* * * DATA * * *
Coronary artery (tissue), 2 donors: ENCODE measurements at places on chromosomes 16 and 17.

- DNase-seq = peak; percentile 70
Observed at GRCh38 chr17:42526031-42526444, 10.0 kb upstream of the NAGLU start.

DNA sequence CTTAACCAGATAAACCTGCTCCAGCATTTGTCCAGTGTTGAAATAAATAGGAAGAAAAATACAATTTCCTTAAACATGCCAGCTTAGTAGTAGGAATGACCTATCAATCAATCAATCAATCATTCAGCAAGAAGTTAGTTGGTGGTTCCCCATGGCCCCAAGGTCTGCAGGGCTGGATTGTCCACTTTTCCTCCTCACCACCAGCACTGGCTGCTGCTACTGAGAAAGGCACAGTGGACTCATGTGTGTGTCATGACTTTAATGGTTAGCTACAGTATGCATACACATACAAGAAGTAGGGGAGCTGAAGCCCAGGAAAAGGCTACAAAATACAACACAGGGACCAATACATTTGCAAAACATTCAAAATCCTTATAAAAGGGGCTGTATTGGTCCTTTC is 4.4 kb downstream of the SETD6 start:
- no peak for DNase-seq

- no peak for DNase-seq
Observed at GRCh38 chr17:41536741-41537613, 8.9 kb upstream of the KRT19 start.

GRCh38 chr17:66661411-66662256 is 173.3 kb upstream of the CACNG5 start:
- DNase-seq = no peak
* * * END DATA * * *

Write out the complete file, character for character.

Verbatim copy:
Coronary artery (tissue), 2 donors: ENCODE measurements at places on chromosomes 16 and 17.

- DNase-seq = peak; percentile 70
Observed at GRCh38 chr17:42526031-42526444, 10.0 kb upstream of the NAGLU start.

DNA sequence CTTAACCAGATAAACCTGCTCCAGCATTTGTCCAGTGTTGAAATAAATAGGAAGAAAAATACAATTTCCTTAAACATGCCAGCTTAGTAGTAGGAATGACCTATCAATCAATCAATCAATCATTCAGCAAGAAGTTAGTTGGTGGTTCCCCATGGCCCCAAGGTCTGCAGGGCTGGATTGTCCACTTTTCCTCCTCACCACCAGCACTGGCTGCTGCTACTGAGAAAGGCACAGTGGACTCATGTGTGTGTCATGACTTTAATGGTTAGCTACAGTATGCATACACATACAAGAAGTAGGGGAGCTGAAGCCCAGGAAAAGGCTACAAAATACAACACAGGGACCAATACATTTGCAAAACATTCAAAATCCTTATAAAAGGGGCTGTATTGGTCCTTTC is 4.4 kb downstream of the SETD6 start:
- no peak for DNase-seq

- no peak for DNase-seq
Observed at GRCh38 chr17:41536741-41537613, 8.9 kb upstream of the KRT19 start.

GRCh38 chr17:66661411-66662256 is 173.3 kb upstream of the CACNG5 start:
- DNase-seq = no peak